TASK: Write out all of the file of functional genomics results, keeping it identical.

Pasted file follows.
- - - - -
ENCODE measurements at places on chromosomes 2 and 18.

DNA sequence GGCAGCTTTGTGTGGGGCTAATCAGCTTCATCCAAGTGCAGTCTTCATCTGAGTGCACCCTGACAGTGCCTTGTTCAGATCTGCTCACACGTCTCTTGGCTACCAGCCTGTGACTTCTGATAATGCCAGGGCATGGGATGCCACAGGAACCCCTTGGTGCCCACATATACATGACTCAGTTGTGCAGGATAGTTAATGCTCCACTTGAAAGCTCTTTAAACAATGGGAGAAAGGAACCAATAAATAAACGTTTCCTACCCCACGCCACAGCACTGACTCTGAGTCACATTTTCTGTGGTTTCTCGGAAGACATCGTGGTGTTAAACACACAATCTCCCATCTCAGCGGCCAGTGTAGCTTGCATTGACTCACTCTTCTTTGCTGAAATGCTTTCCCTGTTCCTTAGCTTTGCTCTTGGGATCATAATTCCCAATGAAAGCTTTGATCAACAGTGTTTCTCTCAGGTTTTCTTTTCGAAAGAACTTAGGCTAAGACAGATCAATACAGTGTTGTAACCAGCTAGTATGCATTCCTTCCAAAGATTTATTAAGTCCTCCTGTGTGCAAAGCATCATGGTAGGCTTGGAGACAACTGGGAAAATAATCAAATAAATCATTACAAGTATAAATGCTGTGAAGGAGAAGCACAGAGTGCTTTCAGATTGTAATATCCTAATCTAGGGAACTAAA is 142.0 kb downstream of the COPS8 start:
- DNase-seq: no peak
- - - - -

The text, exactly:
ENCODE measurements at places on chromosomes 2 and 18.

DNA sequence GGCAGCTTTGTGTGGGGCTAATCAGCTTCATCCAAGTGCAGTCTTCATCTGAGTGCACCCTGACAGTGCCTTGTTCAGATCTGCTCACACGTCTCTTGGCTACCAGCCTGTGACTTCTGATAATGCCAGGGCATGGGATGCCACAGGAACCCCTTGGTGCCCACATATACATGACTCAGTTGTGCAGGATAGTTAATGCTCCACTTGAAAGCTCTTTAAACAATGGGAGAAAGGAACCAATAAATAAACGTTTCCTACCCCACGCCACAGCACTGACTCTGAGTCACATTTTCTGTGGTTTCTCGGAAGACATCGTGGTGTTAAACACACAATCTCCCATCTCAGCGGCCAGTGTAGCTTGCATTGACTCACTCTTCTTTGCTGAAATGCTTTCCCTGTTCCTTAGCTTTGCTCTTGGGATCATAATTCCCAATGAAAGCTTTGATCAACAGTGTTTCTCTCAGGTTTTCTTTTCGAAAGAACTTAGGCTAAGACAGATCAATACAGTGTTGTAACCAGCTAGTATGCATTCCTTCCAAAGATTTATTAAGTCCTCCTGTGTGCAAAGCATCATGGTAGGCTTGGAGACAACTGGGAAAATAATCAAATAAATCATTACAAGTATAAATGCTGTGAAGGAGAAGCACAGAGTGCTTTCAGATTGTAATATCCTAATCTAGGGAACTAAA is 142.0 kb downstream of the COPS8 start:
- DNase-seq: no peak